Lyme Regis RNLI lifeguards rescue boy found unresponsive in the water

Lifeguards News Release

RNLI lifeguards in Lyme Regis were alerted to a boy who was having a seizure in the water whilst bodyboarding on Sunday (23 August). The casualty was floating face down in the water but was breathing.

RNLI/Dominik Fajkiel

RNLI lifeguards at Lyme Regis

Whilst on routine water patrols at Lyme Regis beach on Sunday, a member of the public alerted the RNLI lifeguards to his grandson who was in significant difficulty in the water. This was at the same time RNLI lifeguard, Simon Davis recognised the severity of the situation and ran into the water immediately managing the casualty’s airway and requesting prompt assistance from the beach lifeguard unit.

The casualty was initially unresponsive, but breathing, however, due to him being face down in the water it is possible he would have swallowed a lot of water. Simon, along with members of the public, recovered the casualty from the water.

RNLI senior lifeguard, Ben Greenslade, ran down to the shoreline with the crash bag and Simon immediately administered oxygen and put the casualty in the recovery position to help maintain his airway. At the same time Lyme Regis lifeboat chairman volunteer, Mark Houghton phoned for an ambulance and took the spinal board to their location.

Ben was communicating with Solent Coastguard as well as managing the busy beach, taking down the red and yellow flags. He made a public announcement that they were temporarily closing the beach and encouraged everybody to vacate the water. Whilst Simon was treating the casualty, Mark also assisted the lifeguards and helped clear the beach for the air ambulance to land.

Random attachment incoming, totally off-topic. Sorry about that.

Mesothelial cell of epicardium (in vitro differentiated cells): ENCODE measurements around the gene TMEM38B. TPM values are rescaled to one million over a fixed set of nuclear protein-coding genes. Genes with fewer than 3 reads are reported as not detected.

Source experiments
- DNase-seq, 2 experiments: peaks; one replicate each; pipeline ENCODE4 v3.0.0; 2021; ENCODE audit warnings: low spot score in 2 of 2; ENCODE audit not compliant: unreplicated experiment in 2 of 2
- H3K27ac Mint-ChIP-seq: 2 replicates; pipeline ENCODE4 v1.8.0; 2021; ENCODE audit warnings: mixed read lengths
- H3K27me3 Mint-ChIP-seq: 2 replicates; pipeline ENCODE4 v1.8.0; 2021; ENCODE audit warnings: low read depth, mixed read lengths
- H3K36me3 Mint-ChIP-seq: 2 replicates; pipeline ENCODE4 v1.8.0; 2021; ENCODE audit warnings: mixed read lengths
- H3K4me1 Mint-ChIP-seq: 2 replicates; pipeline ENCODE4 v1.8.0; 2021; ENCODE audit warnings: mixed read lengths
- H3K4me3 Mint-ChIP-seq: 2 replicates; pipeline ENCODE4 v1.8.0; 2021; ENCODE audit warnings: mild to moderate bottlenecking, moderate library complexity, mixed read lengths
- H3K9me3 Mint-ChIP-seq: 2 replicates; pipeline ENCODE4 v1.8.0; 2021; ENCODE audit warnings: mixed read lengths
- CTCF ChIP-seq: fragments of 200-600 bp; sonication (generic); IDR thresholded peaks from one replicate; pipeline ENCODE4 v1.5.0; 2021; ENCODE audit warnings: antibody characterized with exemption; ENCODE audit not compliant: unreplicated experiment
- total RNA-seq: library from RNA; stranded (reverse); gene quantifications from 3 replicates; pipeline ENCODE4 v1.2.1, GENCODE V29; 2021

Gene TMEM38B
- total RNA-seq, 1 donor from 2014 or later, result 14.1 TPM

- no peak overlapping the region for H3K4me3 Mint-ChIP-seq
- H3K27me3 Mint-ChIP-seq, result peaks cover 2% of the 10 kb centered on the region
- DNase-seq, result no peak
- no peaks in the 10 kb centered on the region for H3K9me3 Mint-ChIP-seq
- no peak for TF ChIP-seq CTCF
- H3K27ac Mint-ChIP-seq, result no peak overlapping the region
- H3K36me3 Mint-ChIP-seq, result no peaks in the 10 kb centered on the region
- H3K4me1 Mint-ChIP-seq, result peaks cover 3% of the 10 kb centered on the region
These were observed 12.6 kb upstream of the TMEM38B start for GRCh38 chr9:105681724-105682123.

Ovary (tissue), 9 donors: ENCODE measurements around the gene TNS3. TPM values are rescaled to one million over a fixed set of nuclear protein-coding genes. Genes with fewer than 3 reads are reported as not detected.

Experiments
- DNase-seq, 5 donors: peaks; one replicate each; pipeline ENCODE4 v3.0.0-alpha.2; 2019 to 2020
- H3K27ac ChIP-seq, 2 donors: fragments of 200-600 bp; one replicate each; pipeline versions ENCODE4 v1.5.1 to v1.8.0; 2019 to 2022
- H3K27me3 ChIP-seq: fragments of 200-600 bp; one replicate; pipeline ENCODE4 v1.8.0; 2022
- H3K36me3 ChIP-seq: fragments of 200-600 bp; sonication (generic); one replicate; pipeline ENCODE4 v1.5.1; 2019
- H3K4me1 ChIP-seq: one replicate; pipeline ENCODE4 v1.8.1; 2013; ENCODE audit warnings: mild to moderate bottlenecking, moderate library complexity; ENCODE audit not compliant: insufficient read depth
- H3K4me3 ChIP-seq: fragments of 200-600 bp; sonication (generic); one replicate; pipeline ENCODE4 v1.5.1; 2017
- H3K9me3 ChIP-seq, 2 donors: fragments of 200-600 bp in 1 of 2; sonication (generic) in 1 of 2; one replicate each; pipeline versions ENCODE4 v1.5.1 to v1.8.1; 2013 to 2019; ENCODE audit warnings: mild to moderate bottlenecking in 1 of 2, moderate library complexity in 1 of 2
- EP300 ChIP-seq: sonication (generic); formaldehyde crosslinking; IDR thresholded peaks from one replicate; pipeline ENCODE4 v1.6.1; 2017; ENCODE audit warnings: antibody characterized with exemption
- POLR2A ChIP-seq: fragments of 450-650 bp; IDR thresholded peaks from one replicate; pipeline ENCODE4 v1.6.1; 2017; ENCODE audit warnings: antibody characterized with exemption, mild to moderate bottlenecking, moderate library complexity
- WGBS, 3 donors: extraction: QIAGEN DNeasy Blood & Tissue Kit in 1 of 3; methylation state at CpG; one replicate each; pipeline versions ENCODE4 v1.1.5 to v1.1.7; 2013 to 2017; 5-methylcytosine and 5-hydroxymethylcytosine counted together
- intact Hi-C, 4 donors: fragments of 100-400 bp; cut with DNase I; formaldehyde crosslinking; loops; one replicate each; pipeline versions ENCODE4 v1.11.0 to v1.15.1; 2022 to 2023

Both the air and land ambulance arrived at the scene and with assistance from the local council Beach Attendant and Deputy Harbour Master, kept the beach clear. The casualty was then transported on the spinal board to the land ambulance.

​Lyme Regis Coastguard also responded after the air ambulance had left the scene and were able to clear a route for the land ambulance to make their way to hospital.

The boy was now stable and transferred to the care of the critical care air ambulance doctor.

Lifeguard supervisor, Dominik Fajkiel says,

‘Rescues of this nature highlight the importance of swimming at a lifeguarded beach and keeping an eye on your family. If it wasn’t for the lifeguard’s quick reaction on Sunday, the outcome could have been totally different.

‘It doesn’t take a lot of water to get into your lungs before it becomes critical. Luckily we had help from the nearby Lyme Regis Lifeboat chairman Mark, who is kindly helping our lifeguards at weekends, along with members of the public.

‘All of the tasks involved during this rescue are vital – including providing casualty care, moving the casualty, requesting other emergency services, and clearing the beach for the air ambulance to land safely. Alongside making sure the rest of the beach is not neglected, this is not an easy task on a busy summer’s day. We are extremely proud of all involved, including the people who volunteered their time to help.’

Notes to editors

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The RNLI charity saves lives at sea. Its volunteers provide a 24-hour search and rescue service around the United Kingdom and Republic of Ireland coasts. The RNLI operates over 238 lifeboat stations in the UK and Ireland and, in a normal year, more than 240 lifeguard units on beaches around the UK and Channel Islands. The RNLI is independent of Coastguard and government and depends on voluntary donations and legacies to maintain its rescue service. Since the RNLI was founded in 1824, its lifeboat crews and lifeguards have saved over 142,700 lives.

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